FAIRFIELD — Dressed in blue and white and with eyes towards the future, the Lawrence High School graduating class of 2017 filled the junior high school gymnasium Friday night, heaping praise on those who helped guide them to the moment while also having praise heaped their way.

Roughly 150 students from Albion, Benton, Clinton and Fairfield graduated at the ceremony, many fondly recalling their time at Lawrence while also anticipating what the future holds. Before the ceremony, senior Cassidi Poulin, 17, of Fairfield, said the four years she had spent at the school had gone by faster than she had anticipated. She praised her teachers over the years and said the school had been a “great environment.

“It will be hard to leave,” she said.

Blaise Garcia, 18, of Benton, said the time had gone by fast, but she was ready to leave. She said she’ll be studying theater studies at Ithaca College in the fall, and she had been involved with the arts department at Lawrence.

In his opening remarks to the graduates and other in the gymnasium — so crowded that the attendees spilled into an overflow room in an auditorium — Lawrence High School Principal Mark Campbell congratulated the seniors, saying whenever he asked them to respond to any situation, they were able to.

“God bless the class of 2017,” he said.

Three students spoke to their peers, family and friends, with similar messages of eagerness for the future, but also having pride in where they all came from. Jaden Gray, the salutatorian, said all her classmates had demonstrated perseverance in getting to where they were that Friday night, but that they must also keep pushing forward toward their goals. She said they learned a lot from parents, teachers and coaches and must remember that the future couldn’t exist without the present, and the present couldn’t exist without the past.

In introducing Gray, her teacher Peter Spears said Gray was a “fine example of what it means to be a Bulldog” — a reference to the school mascot — and more importantly “a great person.” He recounted how once, at a track meet earlier in the year, Spears had noticed a fellow runner who was struggling in her events. Gray slowed down to give her words of encouragement, and even ran alongside the girl, hand-in-hand, for a final lap.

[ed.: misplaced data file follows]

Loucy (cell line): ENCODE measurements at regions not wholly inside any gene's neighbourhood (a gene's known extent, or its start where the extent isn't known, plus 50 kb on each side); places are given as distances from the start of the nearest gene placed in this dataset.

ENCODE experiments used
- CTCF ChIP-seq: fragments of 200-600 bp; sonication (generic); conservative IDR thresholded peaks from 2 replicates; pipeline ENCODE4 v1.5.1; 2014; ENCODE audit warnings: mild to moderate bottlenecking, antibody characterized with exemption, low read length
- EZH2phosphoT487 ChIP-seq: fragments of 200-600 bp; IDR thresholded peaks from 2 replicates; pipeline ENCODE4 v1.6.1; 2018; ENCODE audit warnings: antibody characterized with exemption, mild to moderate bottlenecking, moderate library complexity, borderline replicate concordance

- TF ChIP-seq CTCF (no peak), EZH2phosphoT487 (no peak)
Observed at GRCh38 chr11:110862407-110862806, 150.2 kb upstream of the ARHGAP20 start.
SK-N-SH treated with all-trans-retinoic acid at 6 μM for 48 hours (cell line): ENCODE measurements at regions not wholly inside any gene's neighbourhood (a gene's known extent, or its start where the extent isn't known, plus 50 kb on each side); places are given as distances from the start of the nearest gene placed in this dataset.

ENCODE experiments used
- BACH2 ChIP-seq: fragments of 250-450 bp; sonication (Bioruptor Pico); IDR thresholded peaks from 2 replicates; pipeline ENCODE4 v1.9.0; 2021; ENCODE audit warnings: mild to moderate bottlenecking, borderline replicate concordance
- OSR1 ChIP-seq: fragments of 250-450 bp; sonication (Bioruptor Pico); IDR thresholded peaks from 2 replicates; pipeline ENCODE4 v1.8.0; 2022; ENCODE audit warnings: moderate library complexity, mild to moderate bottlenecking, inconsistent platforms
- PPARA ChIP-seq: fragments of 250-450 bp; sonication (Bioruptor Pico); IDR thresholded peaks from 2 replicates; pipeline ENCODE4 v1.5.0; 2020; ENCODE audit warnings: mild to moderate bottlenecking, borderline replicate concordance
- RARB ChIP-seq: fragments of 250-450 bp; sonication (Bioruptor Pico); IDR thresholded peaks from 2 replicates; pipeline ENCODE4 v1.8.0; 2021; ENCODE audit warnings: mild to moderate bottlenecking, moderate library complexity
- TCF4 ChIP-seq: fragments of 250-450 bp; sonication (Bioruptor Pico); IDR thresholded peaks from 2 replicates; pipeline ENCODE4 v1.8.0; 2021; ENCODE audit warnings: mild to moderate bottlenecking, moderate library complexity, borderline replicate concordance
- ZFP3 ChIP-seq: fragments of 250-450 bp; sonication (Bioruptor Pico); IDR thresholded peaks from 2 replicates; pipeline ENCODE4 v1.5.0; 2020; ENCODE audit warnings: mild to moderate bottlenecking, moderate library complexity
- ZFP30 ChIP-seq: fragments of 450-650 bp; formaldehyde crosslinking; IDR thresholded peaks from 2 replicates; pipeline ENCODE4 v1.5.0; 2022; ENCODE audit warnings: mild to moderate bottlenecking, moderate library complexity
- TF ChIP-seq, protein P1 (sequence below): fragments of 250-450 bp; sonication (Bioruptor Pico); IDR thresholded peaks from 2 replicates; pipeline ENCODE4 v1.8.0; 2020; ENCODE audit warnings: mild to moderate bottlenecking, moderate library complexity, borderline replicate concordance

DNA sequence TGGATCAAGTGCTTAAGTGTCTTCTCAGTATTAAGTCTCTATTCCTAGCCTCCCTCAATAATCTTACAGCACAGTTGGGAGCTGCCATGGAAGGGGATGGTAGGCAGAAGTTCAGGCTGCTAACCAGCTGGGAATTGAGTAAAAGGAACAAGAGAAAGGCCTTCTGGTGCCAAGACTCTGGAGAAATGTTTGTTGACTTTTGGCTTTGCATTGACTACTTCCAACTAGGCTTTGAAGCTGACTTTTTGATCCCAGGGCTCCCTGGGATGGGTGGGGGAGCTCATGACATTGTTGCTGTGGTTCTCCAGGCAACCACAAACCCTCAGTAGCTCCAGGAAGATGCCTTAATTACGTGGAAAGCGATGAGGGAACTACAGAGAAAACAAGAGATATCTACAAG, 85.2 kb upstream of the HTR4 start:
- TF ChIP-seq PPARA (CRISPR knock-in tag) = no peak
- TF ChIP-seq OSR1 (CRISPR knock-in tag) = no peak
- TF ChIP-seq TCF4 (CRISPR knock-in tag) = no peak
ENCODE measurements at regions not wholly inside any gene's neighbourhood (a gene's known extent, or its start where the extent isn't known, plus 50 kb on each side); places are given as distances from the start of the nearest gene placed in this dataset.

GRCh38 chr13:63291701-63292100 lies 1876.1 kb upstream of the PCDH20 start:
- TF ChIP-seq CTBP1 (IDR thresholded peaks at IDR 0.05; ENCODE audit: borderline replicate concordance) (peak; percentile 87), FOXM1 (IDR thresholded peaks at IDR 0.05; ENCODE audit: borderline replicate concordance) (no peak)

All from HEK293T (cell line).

“That selfless act is a prime example of sportsmanship and the spirit she has,” Spears said.

Gray spoke of some of the lessons she had learned over her fours years at Lawrence, such as learning to try new things, and learning to relax and remove stress from life.

“Learning from mistakes is what made us successful,” she said. “That is how we got here, trying new things and making mistakes.”

Gray also stressed to her peers that they must never forgot where they came from.

“Once a Bulldog, always a Bulldog,” she said.

Class president Kassie Joler said Friday night was a moment they should all be proud of. She said everyone in the room had accomplished a lot together and created many memories. She said in the room, there were future doctors, lawyers and politicians, “people who are going to change the world,” and said she was certain she would read about their accomplishments one day.

“I encourage you all to be the best person you can be and be happy in life,” Joler said.

Eric Brown, a teacher of Joler’s who introduced her, praised Joler for being a hardworking, caring, dedicated person. He listed her many accomplishments and activities, from dance team to sports and helping organize homecoming events. He said she was “the epitome of kindness.”

“This is a Bulldog who truly bleeds blue and gray,” Brown said.

In introducing the class valedictorian, Kaylee Brann, her teacher Tyler Duran said each student graduating that day was capable of being successful in life and could make a positive impact on any community he or she lives in.

“You must be determined, dedicated and not afraid,” he said, adding the students should be “courageous when life challenges you,” persevere in the face of adversity, and remain positive in the face of doubt. He said those were all attributes of Brann.

Brann echoed the themes of others, saying she knew all the graduating seniors could go on to do great things. She said everyone had the education necessary to succeed, and said while the next stages of their lives wouldn’t be easy, that they could accomplish anything.

“What we do over the next few years will greatly impact our futures,” she said.

She said when she was a freshmen in high school, it never felt like this day would come. But now she said it was a strange feeling to have gone through the last high school experiences, such as the last class, last first day, last walk through the halls. And she said while high school is often considered the best days of a person’s life, she hoped that wasn’t the case.

“I hope that’s not true,” she said. “I’d like to think the best has yet to come.”

Colin Ellis — 861-9253

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Twitter: @colinoellis